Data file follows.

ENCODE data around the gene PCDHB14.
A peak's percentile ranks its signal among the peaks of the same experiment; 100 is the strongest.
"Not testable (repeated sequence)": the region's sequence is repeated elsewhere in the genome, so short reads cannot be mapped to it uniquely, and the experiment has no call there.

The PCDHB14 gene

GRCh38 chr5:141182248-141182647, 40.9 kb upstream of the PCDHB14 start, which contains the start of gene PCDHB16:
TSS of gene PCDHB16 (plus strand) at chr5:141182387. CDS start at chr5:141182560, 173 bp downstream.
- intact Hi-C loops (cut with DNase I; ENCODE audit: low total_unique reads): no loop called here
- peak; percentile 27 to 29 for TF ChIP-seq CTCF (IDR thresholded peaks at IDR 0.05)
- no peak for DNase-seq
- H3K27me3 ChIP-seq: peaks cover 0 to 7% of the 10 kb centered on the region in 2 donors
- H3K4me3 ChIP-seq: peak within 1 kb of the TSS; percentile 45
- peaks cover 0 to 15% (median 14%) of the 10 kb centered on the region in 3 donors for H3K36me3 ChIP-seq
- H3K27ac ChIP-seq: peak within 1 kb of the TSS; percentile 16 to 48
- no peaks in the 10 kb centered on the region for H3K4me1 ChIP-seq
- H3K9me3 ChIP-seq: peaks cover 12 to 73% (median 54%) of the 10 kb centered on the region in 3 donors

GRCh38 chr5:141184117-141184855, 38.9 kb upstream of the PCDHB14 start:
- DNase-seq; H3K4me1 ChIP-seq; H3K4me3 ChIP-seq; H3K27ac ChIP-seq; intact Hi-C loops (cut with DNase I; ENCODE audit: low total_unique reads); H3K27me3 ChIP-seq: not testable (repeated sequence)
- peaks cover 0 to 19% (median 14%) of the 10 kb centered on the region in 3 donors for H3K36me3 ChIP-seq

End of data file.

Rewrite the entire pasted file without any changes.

ENCODE data around the gene PCDHB14.
A peak's percentile ranks its signal among the peaks of the same experiment; 100 is the strongest.
"Not testable (repeated sequence)": the region's sequence is repeated elsewhere in the genome, so short reads cannot be mapped to it uniquely, and the experiment has no call there.

The PCDHB14 gene

GRCh38 chr5:141182248-141182647, 40.9 kb upstream of the PCDHB14 start, which contains the start of gene PCDHB16:
TSS of gene PCDHB16 (plus strand) at chr5:141182387. CDS start at chr5:141182560, 173 bp downstream.
- intact Hi-C loops (cut with DNase I; ENCODE audit: low total_unique reads): no loop called here
- peak; percentile 27 to 29 for TF ChIP-seq CTCF (IDR thresholded peaks at IDR 0.05)
- no peak for DNase-seq
- H3K27me3 ChIP-seq: peaks cover 0 to 7% of the 10 kb centered on the region in 2 donors
- H3K4me3 ChIP-seq: peak within 1 kb of the TSS; percentile 45
- peaks cover 0 to 15% (median 14%) of the 10 kb centered on the region in 3 donors for H3K36me3 ChIP-seq
- H3K27ac ChIP-seq: peak within 1 kb of the TSS; percentile 16 to 48
- no peaks in the 10 kb centered on the region for H3K4me1 ChIP-seq
- H3K9me3 ChIP-seq: peaks cover 12 to 73% (median 54%) of the 10 kb centered on the region in 3 donors

GRCh38 chr5:141184117-141184855, 38.9 kb upstream of the PCDHB14 start:
- DNase-seq; H3K4me1 ChIP-seq; H3K4me3 ChIP-seq; H3K27ac ChIP-seq; intact Hi-C loops (cut with DNase I; ENCODE audit: low total_unique reads); H3K27me3 ChIP-seq: not testable (repeated sequence)
- peaks cover 0 to 19% (median 14%) of the 10 kb centered on the region in 3 donors for H3K36me3 ChIP-seq